Happy Friday and welcome back for Part 2 of this series on handling unhappy customers!
In Part 1, we discussed what to do about a prospective client who is torn between two vendors. Today, I want you to visualize a situation in which you subcontracted part of the job and the client is not happy.
Perhaps you thought you had approval to hire an artist or designer or marketing expert, but the client balks at the expense. Or possibly you were upfront from the beginning that some projects would be handled by your assistant, yet the client feels he got subpar service.
“But I don’t subcontract,” you might say. “I handle everything myself.”
Do you? If you’re using web host templates to design the client’s new business site, or you’ve sent a T-shirt design out for screen printing, or that new brochure just came back from the printers, or your artist partner did the e-book cover, or your intern did the article research, you have in fact handed over control of part of the task to someone else.
So you have an angry client, but it’s not really your fault, right? I mean, yeah the print job looks a bit sloppy and there are a bunch of typos and the color’s all funny-looking, but come on, this guy’s too picky. It’s not like you did anything wrong; he should smile, sign you a check and then he can go yell at those other incompetents.
Wrong. It’s your job, your client and you let him down. Here is my five-step plan for helping you both come out of this with your dignity intact:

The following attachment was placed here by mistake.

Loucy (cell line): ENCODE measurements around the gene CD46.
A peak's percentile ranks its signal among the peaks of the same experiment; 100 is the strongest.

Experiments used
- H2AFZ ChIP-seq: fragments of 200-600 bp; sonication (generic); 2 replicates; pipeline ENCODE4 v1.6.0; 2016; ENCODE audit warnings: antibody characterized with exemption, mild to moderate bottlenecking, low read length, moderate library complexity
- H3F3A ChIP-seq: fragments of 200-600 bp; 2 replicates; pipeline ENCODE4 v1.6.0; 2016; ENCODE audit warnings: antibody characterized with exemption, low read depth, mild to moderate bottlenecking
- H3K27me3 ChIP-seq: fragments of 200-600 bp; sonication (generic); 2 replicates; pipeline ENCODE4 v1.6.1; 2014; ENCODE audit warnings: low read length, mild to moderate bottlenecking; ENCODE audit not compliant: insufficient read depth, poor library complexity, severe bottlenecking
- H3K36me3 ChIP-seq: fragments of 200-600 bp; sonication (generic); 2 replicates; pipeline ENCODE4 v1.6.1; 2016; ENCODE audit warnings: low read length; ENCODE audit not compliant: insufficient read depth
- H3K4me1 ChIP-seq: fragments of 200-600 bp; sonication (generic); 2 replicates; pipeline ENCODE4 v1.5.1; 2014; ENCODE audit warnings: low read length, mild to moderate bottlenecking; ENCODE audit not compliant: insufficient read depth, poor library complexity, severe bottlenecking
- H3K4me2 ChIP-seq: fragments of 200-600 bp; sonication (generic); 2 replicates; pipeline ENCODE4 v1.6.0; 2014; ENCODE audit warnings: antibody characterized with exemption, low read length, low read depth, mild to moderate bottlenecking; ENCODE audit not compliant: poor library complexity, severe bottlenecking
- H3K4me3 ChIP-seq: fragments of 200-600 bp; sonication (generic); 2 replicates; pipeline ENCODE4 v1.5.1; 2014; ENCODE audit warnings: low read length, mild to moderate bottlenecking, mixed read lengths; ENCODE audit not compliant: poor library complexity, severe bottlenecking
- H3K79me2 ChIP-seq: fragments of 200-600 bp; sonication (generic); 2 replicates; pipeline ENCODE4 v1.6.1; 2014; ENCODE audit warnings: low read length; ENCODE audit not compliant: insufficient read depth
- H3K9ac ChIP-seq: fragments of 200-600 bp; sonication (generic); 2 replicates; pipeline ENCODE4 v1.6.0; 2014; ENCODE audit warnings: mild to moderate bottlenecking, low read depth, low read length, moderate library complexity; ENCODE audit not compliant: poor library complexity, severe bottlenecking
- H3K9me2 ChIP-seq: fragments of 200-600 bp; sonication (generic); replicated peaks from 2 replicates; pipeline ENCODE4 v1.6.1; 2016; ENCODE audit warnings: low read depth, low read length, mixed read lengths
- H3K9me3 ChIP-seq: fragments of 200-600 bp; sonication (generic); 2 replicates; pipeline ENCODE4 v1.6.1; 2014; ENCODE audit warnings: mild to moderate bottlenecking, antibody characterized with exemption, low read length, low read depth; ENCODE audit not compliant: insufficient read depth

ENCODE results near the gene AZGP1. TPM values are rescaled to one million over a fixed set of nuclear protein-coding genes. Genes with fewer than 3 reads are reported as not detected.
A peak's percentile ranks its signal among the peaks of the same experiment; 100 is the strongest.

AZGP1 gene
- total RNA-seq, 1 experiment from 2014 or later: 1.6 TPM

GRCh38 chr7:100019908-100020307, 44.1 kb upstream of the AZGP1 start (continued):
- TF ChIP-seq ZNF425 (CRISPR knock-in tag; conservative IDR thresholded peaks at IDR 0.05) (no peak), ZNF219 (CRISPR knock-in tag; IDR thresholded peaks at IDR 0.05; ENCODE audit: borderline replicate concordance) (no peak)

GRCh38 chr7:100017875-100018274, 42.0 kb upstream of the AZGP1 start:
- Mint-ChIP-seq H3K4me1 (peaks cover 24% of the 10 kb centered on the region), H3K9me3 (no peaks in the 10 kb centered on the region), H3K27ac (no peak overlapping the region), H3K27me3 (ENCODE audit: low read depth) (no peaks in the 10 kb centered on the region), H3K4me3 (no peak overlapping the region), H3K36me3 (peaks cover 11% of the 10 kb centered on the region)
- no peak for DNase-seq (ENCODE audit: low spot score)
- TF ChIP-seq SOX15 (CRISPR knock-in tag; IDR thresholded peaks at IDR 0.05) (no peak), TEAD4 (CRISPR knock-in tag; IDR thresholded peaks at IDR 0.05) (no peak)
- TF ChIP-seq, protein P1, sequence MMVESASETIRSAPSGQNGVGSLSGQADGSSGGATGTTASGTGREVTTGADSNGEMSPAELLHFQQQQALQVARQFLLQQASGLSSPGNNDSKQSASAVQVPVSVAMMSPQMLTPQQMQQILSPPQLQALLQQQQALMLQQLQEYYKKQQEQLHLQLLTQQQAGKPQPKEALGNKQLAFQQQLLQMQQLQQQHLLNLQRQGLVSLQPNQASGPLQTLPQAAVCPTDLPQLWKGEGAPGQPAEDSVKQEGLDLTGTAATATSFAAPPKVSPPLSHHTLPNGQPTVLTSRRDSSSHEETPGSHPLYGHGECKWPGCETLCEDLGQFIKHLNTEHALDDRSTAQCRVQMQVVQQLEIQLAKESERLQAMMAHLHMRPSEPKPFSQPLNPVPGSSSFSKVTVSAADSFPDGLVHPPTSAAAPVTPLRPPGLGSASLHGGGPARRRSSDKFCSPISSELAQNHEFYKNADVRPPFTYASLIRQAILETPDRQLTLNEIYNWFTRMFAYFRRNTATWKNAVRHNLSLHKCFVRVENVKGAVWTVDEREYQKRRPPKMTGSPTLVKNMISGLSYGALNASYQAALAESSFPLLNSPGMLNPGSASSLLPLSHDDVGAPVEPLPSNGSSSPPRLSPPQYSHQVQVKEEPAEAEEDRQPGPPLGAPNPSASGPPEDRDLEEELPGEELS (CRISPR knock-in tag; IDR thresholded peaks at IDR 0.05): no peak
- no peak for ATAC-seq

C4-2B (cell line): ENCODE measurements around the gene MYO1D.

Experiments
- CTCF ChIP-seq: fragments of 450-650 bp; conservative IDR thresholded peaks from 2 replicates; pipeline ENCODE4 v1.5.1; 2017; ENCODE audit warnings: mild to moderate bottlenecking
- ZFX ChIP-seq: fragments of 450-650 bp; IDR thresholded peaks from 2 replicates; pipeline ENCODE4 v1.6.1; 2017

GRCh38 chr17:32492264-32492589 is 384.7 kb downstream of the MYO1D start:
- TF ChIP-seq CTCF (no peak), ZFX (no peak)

Shut up and listen. Just stop talking. Do you really even understand why the client is upset? Give that person the time they need to get it out of their system. I’m a compulsive note-taker so I’ll often whip out a pad and jot down the details. When your client is done, respond by saying, “Let me make sure I understand you correctly. The issue is….” Be prepared for the client to start all over again and continue talking at some length if necessary.
Accept full responsibility. Once you have a full grasp of the situation, own it. You do not get to blame the printer or your assistant or your partner or anybody else. You chose those people and those service providers for the job. Yes you might be very mad at those individuals right now, but they are your professional associates. Don’t you dare throw them under the bus.
Offer a sincere apology. Emphasis on sincere.
Suggest an appropriate resolution. Should you make adjustments to the client’s bill? Hire a new artist? Find another printer or negotiate with the one you have? Figure out what the client wants, and then do your best to work it out.
In my newsroom days, it wasn’t at all unusual for a client to come in with complaints about advertising, from embarrassing typos to poor color to off-register printing. Since we didn’t have our own press, many of these complaints had to do with the printer, over which we had little control. Our usual policy was to credit the client’s account for the bad ad and run a billable new one in the next edition, although this approach occasionally required adjustments for mistakes in brochures, tour guides and other seasonal promotions.
Evaluate the client. Now that you’ve listened, taken responsibility, apologized and worked out how you’re going to handle this together, think about this: Do you want to deal with this client again? Part of the answer will depend on whether you find the client’s position to be truly reasonable. Was the client actually overcharged? Did he actually receive poor results? Should you move your assistant to other projects, find a different artist or stop using that print service? Do you need a better training and management system? Take some private time to think about the entire situation and determine how you will respond to future interactions with this client. If you have staff, hold a meeting and discuss what went well and what didn’t.
Have you ever had a bad situation with a subcontractor? What did you do?